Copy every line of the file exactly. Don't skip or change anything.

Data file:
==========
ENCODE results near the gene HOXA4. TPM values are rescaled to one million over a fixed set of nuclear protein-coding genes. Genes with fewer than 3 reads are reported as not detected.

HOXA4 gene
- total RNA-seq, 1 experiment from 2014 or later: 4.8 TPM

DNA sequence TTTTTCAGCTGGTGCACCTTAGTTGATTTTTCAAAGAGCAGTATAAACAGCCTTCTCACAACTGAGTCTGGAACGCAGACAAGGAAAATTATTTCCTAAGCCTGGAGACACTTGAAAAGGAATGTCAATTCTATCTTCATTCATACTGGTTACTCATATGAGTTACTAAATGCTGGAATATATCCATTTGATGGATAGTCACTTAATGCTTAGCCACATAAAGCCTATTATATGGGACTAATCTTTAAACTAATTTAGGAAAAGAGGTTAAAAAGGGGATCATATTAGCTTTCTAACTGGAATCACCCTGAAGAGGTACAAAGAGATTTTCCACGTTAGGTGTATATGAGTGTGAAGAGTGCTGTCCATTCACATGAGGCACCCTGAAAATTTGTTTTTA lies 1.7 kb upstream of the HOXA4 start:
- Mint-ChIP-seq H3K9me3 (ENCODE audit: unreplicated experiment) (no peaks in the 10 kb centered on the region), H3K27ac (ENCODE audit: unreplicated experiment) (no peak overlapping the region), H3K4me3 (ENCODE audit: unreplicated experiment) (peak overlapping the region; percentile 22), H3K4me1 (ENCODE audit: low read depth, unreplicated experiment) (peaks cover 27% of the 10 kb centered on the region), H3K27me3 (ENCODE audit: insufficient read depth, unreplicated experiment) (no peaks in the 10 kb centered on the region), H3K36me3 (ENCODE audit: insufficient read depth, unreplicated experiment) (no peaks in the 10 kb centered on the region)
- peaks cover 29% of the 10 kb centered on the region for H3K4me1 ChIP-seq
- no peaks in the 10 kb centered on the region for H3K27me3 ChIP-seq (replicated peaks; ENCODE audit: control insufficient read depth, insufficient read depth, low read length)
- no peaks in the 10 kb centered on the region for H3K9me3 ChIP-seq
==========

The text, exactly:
ENCODE results near the gene HOXA4. TPM values are rescaled to one million over a fixed set of nuclear protein-coding genes. Genes with fewer than 3 reads are reported as not detected.

HOXA4 gene
- total RNA-seq, 1 experiment from 2014 or later: 4.8 TPM

DNA sequence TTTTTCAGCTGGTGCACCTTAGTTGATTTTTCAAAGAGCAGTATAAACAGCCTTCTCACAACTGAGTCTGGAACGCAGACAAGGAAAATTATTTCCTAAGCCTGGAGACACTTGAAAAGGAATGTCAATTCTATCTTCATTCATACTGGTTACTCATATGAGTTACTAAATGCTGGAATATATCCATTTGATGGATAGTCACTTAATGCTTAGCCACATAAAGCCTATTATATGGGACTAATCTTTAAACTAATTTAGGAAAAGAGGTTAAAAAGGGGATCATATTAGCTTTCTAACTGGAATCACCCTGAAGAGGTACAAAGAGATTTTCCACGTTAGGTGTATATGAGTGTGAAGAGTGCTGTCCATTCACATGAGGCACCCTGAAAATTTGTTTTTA lies 1.7 kb upstream of the HOXA4 start:
- Mint-ChIP-seq H3K9me3 (ENCODE audit: unreplicated experiment) (no peaks in the 10 kb centered on the region), H3K27ac (ENCODE audit: unreplicated experiment) (no peak overlapping the region), H3K4me3 (ENCODE audit: unreplicated experiment) (peak overlapping the region; percentile 22), H3K4me1 (ENCODE audit: low read depth, unreplicated experiment) (peaks cover 27% of the 10 kb centered on the region), H3K27me3 (ENCODE audit: insufficient read depth, unreplicated experiment) (no peaks in the 10 kb centered on the region), H3K36me3 (ENCODE audit: insufficient read depth, unreplicated experiment) (no peaks in the 10 kb centered on the region)
- peaks cover 29% of the 10 kb centered on the region for H3K4me1 ChIP-seq
- no peaks in the 10 kb centered on the region for H3K27me3 ChIP-seq (replicated peaks; ENCODE audit: control insufficient read depth, insufficient read depth, low read length)
- no peaks in the 10 kb centered on the region for H3K9me3 ChIP-seq